This weekend's adventure was fencing off a proper pasture for the sheep.
We've had heavy rains which have softened the ground, so it was the perfect time to pound in wooden fence posts. Of course, it's still a lot of work ... just ask Union Guy, who did most of the post pounding.
Our skills with fence posts and woven wire have improved dramatically, I must say. I suppose there is no teacher like experience! We now know to build good solid H's at the corners to brace against, to weave a t-post through the fencing and then pull against the post (rather than one of the fence wires), and to use the come-along pulling against the tow hook on the truck to tighten the fence, rather than the fence tightening ratchet pulling against a fence post. We also learned that wooden posts hold up much better than t-posts, so even though are harder to pound in, they are worth the effort! And, we learned a trick for getting them in the ground easier: first pound in a metal post, remove it, and put a wooden post in where it was.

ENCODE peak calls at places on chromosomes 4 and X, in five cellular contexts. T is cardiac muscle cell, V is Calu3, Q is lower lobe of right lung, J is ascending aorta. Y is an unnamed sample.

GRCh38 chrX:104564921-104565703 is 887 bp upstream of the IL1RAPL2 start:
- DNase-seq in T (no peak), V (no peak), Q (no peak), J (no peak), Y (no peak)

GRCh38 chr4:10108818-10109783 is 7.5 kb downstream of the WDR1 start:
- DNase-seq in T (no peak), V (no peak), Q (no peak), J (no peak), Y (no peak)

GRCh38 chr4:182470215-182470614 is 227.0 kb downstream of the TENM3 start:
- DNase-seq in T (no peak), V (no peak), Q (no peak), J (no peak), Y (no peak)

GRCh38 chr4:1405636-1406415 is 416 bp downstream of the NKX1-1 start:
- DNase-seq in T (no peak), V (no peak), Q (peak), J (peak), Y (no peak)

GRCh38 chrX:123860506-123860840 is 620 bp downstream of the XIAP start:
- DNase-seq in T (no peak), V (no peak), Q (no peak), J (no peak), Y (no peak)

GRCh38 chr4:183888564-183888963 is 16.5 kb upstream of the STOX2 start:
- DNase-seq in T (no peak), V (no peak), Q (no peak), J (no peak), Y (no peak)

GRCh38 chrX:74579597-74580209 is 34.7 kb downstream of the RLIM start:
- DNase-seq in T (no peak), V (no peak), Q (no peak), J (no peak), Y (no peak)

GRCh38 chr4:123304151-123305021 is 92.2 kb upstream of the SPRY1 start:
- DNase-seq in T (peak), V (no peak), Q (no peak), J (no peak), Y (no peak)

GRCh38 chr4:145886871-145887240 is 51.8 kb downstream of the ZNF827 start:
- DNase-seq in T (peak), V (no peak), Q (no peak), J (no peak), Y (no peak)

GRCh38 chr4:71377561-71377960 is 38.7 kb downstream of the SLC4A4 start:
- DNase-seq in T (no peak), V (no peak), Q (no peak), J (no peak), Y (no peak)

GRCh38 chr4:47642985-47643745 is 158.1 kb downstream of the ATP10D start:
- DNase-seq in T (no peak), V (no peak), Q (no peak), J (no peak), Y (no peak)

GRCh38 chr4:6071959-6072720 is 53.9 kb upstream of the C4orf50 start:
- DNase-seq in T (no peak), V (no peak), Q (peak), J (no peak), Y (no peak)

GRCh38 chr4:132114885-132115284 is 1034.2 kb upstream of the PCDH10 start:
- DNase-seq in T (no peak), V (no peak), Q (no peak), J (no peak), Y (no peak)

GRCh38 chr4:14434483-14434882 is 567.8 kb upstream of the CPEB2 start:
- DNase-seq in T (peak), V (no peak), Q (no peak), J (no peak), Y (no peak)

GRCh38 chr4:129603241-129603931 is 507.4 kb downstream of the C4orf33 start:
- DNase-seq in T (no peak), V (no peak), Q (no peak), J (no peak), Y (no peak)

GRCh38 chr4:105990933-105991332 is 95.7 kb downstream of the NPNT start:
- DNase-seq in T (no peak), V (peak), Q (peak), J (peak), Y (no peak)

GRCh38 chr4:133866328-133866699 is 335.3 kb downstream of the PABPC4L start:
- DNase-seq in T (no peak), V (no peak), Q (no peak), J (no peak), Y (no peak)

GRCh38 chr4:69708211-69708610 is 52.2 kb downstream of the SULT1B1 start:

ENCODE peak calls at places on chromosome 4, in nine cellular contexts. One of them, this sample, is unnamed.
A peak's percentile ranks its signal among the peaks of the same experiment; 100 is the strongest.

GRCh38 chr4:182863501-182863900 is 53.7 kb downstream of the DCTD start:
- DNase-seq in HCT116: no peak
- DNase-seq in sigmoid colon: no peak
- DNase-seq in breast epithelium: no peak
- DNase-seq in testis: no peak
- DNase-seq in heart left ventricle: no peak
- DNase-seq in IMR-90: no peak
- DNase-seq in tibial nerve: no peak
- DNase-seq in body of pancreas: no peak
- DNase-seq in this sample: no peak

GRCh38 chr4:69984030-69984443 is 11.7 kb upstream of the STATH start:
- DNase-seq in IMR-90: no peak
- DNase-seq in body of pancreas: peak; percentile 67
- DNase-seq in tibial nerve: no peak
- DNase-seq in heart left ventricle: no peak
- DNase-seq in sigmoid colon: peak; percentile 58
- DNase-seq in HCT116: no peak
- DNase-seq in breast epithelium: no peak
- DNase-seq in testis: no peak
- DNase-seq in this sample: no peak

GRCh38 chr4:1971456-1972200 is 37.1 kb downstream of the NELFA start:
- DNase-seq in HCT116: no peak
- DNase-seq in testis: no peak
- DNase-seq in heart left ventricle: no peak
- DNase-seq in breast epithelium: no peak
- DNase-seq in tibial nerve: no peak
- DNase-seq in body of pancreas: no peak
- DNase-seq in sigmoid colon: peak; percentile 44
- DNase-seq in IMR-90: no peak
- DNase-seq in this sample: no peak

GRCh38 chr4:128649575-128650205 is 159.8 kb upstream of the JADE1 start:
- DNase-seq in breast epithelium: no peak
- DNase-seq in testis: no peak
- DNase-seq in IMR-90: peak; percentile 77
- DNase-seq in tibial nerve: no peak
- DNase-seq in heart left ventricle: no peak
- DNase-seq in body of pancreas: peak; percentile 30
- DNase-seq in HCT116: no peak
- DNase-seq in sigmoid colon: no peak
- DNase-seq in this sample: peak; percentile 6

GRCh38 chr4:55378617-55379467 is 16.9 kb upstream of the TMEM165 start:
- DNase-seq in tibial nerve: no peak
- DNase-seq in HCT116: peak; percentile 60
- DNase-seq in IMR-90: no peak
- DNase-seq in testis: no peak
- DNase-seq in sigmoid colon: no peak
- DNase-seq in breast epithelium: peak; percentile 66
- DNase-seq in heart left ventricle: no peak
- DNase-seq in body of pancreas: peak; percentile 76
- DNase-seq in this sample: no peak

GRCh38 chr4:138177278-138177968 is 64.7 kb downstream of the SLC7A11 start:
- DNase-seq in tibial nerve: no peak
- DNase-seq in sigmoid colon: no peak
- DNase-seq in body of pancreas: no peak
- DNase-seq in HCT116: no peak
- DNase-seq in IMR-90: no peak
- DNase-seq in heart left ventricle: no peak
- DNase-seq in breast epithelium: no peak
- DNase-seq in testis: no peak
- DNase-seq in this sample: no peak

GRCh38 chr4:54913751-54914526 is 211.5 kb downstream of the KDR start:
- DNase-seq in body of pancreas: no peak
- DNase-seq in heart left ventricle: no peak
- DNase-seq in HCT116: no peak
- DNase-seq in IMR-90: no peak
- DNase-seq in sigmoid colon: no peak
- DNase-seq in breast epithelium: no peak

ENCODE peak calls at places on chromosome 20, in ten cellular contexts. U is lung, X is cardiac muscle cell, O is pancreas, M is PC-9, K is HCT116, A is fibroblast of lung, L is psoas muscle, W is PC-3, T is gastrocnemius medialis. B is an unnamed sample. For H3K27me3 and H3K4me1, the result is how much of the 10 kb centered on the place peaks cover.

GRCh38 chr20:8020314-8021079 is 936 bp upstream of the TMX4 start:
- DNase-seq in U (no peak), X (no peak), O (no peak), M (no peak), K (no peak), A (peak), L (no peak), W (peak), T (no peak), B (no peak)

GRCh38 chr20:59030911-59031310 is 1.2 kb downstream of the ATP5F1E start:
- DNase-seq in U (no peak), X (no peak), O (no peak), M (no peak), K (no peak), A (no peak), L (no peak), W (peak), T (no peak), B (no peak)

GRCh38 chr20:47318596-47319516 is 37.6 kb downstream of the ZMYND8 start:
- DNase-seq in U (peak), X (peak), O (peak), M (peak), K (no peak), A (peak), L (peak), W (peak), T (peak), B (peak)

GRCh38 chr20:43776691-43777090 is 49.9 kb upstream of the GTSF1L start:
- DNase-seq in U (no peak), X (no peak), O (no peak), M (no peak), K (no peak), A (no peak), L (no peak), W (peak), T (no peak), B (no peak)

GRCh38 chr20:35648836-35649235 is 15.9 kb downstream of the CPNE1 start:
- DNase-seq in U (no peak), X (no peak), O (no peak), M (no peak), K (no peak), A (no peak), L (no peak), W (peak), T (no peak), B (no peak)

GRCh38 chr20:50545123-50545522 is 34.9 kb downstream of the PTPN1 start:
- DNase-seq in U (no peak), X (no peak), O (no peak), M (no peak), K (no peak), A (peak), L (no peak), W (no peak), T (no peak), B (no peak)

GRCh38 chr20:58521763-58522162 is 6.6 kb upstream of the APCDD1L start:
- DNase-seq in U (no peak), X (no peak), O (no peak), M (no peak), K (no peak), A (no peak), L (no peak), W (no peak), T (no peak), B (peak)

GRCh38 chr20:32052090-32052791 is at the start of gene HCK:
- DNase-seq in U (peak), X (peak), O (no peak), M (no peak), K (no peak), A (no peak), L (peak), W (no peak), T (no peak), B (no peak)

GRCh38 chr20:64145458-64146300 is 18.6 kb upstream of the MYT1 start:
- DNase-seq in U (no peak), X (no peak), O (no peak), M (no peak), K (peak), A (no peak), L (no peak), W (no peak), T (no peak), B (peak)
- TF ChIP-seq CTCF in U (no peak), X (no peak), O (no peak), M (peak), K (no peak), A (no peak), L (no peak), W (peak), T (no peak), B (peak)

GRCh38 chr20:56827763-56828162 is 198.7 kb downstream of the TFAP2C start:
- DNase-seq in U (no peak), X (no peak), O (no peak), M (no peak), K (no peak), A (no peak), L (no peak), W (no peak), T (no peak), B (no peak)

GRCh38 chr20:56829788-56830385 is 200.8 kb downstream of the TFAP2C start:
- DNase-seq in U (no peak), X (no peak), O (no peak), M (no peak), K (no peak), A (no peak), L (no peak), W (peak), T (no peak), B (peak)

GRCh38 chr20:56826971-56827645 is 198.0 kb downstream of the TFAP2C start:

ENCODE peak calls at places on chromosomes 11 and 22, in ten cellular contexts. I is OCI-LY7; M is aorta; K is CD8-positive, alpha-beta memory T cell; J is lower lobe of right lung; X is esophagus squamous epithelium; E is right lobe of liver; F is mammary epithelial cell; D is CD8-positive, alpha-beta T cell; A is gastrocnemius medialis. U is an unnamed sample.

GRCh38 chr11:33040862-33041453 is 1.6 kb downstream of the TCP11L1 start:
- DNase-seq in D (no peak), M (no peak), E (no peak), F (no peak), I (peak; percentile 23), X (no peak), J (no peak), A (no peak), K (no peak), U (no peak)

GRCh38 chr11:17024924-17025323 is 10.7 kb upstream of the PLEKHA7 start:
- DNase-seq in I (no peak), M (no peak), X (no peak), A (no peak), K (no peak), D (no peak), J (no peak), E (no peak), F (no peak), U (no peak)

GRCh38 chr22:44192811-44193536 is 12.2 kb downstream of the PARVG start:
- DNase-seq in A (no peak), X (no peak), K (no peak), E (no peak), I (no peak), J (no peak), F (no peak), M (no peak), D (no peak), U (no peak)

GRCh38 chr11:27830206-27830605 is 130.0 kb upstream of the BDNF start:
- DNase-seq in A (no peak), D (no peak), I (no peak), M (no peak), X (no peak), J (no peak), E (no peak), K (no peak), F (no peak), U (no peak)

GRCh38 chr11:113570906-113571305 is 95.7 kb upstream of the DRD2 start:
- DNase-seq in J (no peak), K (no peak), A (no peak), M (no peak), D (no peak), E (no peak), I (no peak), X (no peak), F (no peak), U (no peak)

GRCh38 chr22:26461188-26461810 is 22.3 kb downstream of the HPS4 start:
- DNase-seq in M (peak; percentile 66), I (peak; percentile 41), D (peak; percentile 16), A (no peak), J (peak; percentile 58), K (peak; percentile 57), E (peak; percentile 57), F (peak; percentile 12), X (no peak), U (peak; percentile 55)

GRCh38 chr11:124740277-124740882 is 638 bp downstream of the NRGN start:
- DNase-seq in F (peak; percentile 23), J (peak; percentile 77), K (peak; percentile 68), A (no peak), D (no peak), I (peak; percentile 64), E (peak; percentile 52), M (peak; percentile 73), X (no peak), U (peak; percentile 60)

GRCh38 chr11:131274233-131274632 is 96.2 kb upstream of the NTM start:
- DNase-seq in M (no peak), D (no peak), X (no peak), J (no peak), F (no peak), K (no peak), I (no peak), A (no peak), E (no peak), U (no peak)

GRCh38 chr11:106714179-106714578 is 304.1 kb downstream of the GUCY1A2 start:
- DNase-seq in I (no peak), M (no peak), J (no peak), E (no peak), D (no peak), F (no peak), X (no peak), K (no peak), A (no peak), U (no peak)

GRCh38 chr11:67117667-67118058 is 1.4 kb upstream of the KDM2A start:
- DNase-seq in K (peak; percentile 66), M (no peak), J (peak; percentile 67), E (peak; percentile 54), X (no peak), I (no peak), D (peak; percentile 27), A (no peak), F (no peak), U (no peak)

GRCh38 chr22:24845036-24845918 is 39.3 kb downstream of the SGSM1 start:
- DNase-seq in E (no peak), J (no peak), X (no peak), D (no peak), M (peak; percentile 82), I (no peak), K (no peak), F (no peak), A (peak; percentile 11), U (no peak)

In one day, we put in 22 wooden posts, six t-posts, and built 3 H's. We pulled, tightened, stapled and wired over 200 feet of woven wire fencing and we now have a large pasture for the sheep, who are enjoying the spring grass.
This is the first step to proper pasture management on Apple Jack Creek!
Of course, there are more than fifty more posts to be put in and another 500 feet or so of fencing to put up ... but this is a good start.